He made them as a follow-up to a particularly meaningful meeting with Jung. Consequently, where no audio recordings exist, quotes in quotation marks seemed inappropriate and illegitimate.
In the English translation, Sabi’s quotation marks were kept in place, which can be justified as far as every translation of a text into another language is a subjective judgement call.
Importantly, what Jung said to Sabi shall not be understood as literal quotations.
This does not mean that we found any reason whatsoever to doubt the accuracy of the recorded content of Jung’s statements.
We decided to distinguish Jung’s words from Sabi’s questions, either by offsetting them visually or by marking them as “commentary.”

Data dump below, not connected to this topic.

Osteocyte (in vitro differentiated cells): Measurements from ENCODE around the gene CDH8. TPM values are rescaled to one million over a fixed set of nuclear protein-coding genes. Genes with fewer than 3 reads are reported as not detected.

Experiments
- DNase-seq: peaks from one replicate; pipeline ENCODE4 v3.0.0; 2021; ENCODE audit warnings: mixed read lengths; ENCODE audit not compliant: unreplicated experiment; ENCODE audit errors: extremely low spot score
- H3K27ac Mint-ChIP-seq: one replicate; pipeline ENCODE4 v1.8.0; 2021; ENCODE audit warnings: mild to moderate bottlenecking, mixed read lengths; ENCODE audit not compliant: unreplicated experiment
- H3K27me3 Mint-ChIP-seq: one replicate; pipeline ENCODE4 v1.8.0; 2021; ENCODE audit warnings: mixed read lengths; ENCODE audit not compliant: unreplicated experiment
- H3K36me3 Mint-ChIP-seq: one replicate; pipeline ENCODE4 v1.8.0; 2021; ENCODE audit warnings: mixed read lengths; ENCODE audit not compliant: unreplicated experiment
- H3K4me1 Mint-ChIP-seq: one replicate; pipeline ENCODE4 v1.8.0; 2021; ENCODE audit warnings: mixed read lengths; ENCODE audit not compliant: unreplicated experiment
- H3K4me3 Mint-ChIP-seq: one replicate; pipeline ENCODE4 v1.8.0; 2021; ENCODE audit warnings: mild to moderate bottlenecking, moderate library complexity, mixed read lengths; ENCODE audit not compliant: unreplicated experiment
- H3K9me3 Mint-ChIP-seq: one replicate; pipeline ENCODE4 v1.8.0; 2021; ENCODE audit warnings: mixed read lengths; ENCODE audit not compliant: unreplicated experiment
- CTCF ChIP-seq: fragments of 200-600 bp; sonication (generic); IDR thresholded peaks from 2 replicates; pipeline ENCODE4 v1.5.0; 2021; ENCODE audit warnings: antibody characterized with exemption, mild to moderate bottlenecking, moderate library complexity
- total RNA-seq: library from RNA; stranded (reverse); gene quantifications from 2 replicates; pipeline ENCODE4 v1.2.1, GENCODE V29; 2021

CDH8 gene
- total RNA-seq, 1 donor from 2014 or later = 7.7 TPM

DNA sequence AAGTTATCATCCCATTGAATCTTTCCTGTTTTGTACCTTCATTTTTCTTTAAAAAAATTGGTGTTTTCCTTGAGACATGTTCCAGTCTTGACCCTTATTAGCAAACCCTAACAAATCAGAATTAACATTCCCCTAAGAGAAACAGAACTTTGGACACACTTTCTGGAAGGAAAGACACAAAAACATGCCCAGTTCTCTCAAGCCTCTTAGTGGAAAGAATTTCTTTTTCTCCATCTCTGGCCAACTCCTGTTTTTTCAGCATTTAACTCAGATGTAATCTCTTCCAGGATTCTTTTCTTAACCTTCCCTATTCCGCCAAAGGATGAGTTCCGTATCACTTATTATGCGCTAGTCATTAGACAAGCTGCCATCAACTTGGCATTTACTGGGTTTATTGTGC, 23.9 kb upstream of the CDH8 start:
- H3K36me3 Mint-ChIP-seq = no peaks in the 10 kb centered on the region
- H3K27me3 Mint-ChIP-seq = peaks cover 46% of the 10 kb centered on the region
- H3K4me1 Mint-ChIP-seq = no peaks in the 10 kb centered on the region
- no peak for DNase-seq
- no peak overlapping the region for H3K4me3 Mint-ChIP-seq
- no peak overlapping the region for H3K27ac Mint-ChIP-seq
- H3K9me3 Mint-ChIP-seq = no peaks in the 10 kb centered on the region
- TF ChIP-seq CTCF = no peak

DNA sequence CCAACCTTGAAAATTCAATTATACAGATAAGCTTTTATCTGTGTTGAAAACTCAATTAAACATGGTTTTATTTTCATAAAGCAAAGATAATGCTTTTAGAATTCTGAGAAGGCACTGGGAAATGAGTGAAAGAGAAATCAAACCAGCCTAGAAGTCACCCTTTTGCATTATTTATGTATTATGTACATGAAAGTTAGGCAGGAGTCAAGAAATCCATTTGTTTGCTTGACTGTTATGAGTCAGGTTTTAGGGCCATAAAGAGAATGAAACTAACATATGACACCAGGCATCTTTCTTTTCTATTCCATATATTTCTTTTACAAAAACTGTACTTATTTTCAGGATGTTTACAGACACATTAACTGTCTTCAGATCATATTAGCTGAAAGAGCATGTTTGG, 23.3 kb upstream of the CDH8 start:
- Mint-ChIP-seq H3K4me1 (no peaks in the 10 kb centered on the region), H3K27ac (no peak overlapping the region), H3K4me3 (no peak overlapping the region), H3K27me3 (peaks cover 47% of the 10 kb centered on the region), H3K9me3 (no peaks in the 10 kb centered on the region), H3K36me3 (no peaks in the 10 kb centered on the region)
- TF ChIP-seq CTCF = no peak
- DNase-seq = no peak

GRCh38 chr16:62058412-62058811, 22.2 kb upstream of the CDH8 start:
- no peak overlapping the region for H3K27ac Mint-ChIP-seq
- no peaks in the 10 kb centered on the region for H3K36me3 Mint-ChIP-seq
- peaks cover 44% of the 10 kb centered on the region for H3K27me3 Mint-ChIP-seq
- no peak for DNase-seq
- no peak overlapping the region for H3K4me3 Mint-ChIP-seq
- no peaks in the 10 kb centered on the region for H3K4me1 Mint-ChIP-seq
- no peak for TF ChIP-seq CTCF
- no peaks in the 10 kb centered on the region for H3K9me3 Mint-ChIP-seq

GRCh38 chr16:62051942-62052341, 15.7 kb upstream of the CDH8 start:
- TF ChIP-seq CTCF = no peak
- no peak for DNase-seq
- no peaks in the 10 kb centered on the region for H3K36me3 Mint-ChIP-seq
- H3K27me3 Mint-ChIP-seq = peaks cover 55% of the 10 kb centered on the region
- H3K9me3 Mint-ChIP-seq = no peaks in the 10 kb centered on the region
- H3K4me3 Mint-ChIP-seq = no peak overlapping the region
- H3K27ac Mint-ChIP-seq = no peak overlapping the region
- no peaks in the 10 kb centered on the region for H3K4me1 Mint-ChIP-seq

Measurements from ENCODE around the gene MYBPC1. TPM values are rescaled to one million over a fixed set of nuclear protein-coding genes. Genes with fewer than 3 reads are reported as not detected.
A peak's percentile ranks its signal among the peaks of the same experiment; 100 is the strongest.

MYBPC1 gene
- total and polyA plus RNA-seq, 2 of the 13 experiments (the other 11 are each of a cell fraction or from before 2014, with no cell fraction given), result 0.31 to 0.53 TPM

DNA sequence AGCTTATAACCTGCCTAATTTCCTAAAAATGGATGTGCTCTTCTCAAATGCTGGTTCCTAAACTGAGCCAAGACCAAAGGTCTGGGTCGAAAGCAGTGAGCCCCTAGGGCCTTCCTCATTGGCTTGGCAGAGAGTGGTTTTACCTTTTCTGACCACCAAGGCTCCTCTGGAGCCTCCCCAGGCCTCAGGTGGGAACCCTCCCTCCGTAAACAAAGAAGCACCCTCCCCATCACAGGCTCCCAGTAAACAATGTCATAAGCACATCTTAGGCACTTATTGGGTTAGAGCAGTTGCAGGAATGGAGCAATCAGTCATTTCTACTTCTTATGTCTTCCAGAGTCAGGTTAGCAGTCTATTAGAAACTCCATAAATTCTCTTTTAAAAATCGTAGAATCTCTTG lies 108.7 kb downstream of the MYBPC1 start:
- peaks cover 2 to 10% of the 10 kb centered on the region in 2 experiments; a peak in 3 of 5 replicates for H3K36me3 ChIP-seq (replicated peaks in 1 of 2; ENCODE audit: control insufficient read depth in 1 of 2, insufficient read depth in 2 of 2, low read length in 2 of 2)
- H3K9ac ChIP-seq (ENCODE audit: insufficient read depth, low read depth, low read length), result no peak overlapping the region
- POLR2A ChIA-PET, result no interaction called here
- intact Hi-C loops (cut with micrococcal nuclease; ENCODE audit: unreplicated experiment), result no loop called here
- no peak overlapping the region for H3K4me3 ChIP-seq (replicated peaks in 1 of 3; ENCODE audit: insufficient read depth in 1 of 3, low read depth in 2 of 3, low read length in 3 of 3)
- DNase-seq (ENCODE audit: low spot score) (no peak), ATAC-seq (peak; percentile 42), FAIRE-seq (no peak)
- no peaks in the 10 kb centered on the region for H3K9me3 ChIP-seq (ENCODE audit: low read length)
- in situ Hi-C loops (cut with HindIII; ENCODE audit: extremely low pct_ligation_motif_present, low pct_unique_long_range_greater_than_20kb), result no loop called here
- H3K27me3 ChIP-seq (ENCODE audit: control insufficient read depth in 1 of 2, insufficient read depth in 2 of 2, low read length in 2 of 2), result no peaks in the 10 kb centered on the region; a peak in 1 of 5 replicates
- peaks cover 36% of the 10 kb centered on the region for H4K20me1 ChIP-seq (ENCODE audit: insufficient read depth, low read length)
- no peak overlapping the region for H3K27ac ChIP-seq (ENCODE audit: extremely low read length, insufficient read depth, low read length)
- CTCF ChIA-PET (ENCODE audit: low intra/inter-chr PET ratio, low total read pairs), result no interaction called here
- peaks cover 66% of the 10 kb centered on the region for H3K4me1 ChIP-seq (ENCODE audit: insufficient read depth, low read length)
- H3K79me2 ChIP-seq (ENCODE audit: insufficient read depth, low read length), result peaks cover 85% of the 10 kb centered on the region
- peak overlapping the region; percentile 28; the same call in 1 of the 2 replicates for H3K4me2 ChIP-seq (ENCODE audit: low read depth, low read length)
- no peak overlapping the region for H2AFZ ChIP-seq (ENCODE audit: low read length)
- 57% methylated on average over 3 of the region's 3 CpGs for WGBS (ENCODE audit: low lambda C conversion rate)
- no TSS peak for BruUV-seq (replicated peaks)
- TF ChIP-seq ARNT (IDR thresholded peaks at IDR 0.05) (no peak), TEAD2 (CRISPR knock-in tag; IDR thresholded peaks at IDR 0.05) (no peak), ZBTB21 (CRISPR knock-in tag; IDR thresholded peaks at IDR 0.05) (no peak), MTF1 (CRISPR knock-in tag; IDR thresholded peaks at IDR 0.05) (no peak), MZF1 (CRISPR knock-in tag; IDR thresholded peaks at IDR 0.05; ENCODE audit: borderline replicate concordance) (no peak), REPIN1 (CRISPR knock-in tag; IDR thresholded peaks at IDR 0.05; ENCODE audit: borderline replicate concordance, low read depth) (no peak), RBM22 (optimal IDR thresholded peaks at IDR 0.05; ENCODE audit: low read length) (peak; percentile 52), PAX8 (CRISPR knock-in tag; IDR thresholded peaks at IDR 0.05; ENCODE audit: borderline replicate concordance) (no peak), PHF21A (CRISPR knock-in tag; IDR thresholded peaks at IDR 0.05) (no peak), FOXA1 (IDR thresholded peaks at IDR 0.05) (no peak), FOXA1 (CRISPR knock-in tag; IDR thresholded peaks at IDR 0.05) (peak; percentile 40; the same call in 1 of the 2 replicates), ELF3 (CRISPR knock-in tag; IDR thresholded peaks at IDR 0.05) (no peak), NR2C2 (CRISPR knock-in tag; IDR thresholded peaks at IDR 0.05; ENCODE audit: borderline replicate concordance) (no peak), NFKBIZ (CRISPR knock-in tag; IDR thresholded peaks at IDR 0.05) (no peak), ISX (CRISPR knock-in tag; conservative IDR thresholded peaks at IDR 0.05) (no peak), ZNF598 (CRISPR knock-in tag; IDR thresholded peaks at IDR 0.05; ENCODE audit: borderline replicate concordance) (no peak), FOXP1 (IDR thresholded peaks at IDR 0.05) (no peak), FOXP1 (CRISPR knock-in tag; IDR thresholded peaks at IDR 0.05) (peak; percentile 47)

Sometimes we used indirect speech, and other times we appealed to the reader’s feeling to apprehend who is speaking.
Because Sabi – an abbreviation of Elisabeth – carried her affectionate pet name throughout her life, we would like to refer to her that way as well.
Preserving the atmosphere of Sabi Tauber’s journal entries was particularly important to us.
They naturally reflect her own personal way of experiencing, which we would like to honor with the utmost respect.
This also includes the fact that we have only made compelling linguistic improvements.
Of course, the dialogues in Swiss dialect were noted by Sabi in High German; nevertheless, the colloquial language cannot be ignored. In order to preserve the character of journal entries, we have only very cautiously adapted them to High
We find it, especially in the case of Jung, quite refreshing to hear his own way of speaking.